One of the interesting things you may not be aware of is that DC and Warner Brothers did contemplate a superhero rally, or at least teaming up Batman and Superman. Significantly, Batman Vs. Superman was a very serious proposal made during the aftermath of the catastrophic release of Batman And Robin and fan uproar over the leaked Superman: Flyby draft (you know, the one where J.J. Abrams thought it would be awesome if Krypton didn't blow up, Lex Luthor was an alien CIA agent and Superman got his powers the same way Ralph Hinkley did; ever feel like the universe dodged a bullet?): i.e. Warner and DC were looking at doing pretty much what Universal did when faced with the underperformance of the last Frankenstein movie and a lack of ideas for continuing the Wolf Man franchise, "fixing" the poor reception to Batman And Robin and the long, long, looooonnnnng gap since Superman IV by green-lighting a movie that would throw them together, hey, why not? Nevermind that one character can do anything, even reverse time by flying backwards really fast, and the other guy's an ordinary billionaire in a rubber suit with nipples on it; forget that what was keen about the one franchise was that you had a technicolor-blue dude doing spectacular stuff against the backdrop of a fairly ordinary and familiar (and even banal) '70s/'80s New York City while the other franchise existed in a surrealist goth version of the Emerald City from Wizard Of Oz. People like Superman, right? And they like Batman, right? So they should like Superman + Batman twice as much, that's logic. Right?

Happily, somebody at Warner's decided to make Batman Begins and the underrated Superman Returns instead, and Batman Vs. Superman remains tabled for now.

And, really, undoable until Warner's reboots Batman, which I imagine they'll do as soon as they respectably can after Christopher Nolan finishes what's expected to be a trilogy. The rumor, at least, is that The Dark Knight Rises is going to be Nolan's last Batman film. We'll see, though I suspect that if there are directors capable of turning their backs on dumptrucks full of money being backed into his driveway, Nolan's one of them. (The fact that Inception was, ahem, a modest success doesn't hurt, does it?) While one doesn't know how many rumors one should take seriously, especially when talking about a director and writer who keeps things close to the vest and has a magician's talent for misdirection, I won't be shocked if Nolan's apparent decision to put Bane in the movie signals that Nolan is willing to do something irrevocable to Batman, knowing that Warner's will eventually do a complete reboot/reimagining of what he's made whenever they want to anyway; that is, I happen to think Christopher Nolan is perfectly capable of ending a Batman film with Bruce Wayne in a wheelchair, or dead, or with the audience wondering if the top kept spinning after the credits. I'm not making a prediction, I'm just saying Christopher Nolan has really big balls. And they're made of a very dense and shiny metal.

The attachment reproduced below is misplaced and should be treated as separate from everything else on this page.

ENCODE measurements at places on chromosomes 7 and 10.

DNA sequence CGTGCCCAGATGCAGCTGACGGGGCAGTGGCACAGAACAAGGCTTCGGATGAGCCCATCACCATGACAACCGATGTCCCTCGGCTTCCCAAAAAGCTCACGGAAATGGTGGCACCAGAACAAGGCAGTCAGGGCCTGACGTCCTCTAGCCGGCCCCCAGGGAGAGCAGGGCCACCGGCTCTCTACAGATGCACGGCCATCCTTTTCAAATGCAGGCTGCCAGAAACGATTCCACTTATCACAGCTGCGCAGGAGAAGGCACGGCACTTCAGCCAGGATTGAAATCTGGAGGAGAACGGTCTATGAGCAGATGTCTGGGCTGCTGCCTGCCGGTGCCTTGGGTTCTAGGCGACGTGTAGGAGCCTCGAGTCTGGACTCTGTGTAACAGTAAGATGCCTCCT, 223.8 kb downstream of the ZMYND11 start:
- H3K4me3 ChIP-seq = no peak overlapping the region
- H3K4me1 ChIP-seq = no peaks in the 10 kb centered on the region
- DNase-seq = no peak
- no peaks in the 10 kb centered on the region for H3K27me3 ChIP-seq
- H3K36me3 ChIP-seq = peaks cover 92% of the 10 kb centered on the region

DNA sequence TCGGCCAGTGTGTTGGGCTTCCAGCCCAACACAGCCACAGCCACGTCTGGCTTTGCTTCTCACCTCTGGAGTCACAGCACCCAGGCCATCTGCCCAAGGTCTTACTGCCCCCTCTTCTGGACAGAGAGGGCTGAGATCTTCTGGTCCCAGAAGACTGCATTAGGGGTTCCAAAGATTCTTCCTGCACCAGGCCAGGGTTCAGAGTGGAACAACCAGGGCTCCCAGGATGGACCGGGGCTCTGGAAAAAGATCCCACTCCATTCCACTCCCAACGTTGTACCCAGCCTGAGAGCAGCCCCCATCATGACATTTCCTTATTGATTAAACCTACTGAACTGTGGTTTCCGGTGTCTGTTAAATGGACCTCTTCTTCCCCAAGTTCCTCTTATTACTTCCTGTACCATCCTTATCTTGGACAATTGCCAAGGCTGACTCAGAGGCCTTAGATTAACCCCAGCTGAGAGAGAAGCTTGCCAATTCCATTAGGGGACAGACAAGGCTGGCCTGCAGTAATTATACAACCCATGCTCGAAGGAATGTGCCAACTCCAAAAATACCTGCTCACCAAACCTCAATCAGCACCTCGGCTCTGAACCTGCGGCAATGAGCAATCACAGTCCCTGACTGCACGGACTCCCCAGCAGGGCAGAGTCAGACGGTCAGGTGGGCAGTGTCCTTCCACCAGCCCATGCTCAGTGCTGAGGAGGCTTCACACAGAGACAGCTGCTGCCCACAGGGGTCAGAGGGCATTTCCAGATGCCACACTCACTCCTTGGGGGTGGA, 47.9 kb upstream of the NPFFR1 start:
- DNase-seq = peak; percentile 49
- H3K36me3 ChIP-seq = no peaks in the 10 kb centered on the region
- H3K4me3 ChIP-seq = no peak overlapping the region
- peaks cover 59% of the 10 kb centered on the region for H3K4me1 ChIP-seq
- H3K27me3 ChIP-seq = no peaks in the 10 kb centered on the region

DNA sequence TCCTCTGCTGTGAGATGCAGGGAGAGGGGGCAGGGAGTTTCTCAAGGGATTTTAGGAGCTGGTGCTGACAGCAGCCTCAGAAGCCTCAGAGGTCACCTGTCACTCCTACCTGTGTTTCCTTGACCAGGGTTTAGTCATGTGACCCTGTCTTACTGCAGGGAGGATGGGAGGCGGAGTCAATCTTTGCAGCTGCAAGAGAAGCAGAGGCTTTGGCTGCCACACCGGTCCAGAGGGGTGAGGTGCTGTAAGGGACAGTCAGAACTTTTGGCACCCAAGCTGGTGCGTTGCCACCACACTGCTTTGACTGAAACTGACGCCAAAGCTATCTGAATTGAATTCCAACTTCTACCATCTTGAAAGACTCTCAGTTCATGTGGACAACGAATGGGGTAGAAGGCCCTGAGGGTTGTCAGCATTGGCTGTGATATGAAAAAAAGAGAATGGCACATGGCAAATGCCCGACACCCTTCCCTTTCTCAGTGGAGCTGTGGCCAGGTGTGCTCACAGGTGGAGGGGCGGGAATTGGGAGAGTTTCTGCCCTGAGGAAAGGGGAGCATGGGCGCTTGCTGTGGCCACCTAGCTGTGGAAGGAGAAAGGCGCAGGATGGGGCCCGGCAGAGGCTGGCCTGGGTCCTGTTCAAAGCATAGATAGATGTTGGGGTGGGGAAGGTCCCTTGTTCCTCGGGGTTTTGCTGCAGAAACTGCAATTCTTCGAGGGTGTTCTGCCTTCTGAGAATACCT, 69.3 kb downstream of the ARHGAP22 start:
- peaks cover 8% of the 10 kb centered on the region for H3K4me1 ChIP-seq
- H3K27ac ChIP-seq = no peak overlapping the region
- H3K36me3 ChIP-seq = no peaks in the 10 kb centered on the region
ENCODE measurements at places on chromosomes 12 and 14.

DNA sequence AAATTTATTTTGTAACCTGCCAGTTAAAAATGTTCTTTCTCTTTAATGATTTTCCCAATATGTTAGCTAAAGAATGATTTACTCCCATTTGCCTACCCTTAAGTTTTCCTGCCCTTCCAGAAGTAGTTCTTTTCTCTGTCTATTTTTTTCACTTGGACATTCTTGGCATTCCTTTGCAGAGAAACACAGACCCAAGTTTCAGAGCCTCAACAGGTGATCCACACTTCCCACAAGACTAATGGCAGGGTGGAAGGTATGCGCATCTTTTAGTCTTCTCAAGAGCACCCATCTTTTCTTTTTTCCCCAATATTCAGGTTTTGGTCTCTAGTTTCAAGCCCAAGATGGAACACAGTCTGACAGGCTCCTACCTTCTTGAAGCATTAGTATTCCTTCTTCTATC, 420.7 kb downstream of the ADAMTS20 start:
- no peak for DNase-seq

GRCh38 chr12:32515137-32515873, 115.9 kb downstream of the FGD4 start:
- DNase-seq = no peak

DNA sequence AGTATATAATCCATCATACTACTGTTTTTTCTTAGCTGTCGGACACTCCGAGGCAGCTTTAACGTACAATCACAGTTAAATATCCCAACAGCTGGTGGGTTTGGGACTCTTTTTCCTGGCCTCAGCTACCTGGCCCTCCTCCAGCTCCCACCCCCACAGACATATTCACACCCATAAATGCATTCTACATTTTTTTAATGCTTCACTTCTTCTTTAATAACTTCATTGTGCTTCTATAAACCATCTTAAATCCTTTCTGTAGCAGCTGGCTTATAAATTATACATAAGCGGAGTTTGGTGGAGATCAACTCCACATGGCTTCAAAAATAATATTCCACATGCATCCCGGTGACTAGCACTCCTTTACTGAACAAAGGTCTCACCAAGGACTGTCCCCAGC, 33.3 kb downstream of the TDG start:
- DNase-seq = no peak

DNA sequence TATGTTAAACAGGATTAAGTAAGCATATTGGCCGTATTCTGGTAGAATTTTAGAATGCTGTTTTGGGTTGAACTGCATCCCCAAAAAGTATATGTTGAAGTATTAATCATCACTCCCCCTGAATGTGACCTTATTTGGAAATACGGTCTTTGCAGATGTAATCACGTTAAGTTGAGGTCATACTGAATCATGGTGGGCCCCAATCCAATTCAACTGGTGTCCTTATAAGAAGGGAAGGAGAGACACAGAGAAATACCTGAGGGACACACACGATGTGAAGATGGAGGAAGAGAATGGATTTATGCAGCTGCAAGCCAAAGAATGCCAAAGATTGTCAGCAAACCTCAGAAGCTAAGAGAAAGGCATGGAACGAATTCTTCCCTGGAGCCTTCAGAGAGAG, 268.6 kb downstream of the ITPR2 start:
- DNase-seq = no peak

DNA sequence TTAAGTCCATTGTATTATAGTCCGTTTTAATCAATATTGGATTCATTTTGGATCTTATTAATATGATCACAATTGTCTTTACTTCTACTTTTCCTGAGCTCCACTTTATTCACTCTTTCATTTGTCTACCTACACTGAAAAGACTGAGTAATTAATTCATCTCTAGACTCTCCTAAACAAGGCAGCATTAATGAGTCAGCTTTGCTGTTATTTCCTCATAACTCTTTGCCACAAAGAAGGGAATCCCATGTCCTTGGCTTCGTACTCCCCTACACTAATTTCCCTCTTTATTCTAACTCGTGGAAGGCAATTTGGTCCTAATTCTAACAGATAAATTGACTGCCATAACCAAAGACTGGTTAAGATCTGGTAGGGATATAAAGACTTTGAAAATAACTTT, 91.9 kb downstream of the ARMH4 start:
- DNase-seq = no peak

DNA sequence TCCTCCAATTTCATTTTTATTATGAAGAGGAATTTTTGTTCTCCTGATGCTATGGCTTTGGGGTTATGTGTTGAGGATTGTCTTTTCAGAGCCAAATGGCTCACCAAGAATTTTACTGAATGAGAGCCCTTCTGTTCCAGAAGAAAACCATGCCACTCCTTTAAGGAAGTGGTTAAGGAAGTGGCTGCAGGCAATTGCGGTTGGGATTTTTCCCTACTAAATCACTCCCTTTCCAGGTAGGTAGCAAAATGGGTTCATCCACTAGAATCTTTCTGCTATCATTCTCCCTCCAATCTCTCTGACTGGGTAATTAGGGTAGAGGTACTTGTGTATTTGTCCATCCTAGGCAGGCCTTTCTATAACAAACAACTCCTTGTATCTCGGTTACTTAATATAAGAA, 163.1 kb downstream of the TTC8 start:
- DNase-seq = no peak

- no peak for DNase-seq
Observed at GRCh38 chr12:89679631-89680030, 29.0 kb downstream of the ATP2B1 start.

But I think I got sidetracked: the point I was actually getting around to is that one of the distinguishing things about Nolan's Batman franchise is that he's made the movies as near-present, quasi-realist mystery-science-fiction as opposed to something more conventionally "superheroic". That is, his Gotham is pretty clearly Chicago using a pseudonym and maybe wearing a wig and false moustache, and while there's nothing "realistic" about a guy going out every night and getting into a completely un-refereed UFC smackdown and still being able to walk every morning and things like identifying fingerprints from a shattered bullet or turning every cell phone in the world into a sonar mapping network is completely SF, Nolan's Batworld is still recognizably related to our own. I.e. it isn't one where super-powered aliens fly around and shoot rays from their eyes or magical rings, though those things might be less far-fetched, really, than the amount of damage Batman takes without displaying any signs of parkinsonism.

It probably also doesn't help that previous efforts at live-action DC superhero team-ups have become notorious comedy fodder on the Internet.

Anyway, all that probably covers it. But wait until the box office returns from The Avengers are in: if The Avengers is a hit, I imagine Warner and DC will rush to get some kind of superhero team onscreen, and if it flops, well... there will be much joy in Mudville the boardrooms of TimeWarner.

But wait, there's another question there!

What's your position of fan films of comic books etc. that are done well (e.g. Batman Dead End)? Should those people be given a shot at making a movie for reals?

That's actually a fairly easy one to give a short answer to: the ability to make a good short film doesn't really say a lot about one's ability to handle a feature. They're completely different animals in almost every respect, and while a short film may be some indication of one's artistic abilities in framing or lighting a shot or other technical aspects of filmmaking, making a film with your own money and the donated work of friends and colleagues over a couple of days says nothing about your ability to make good use of large amounts of other people's money allocated among many different departments over a period of months.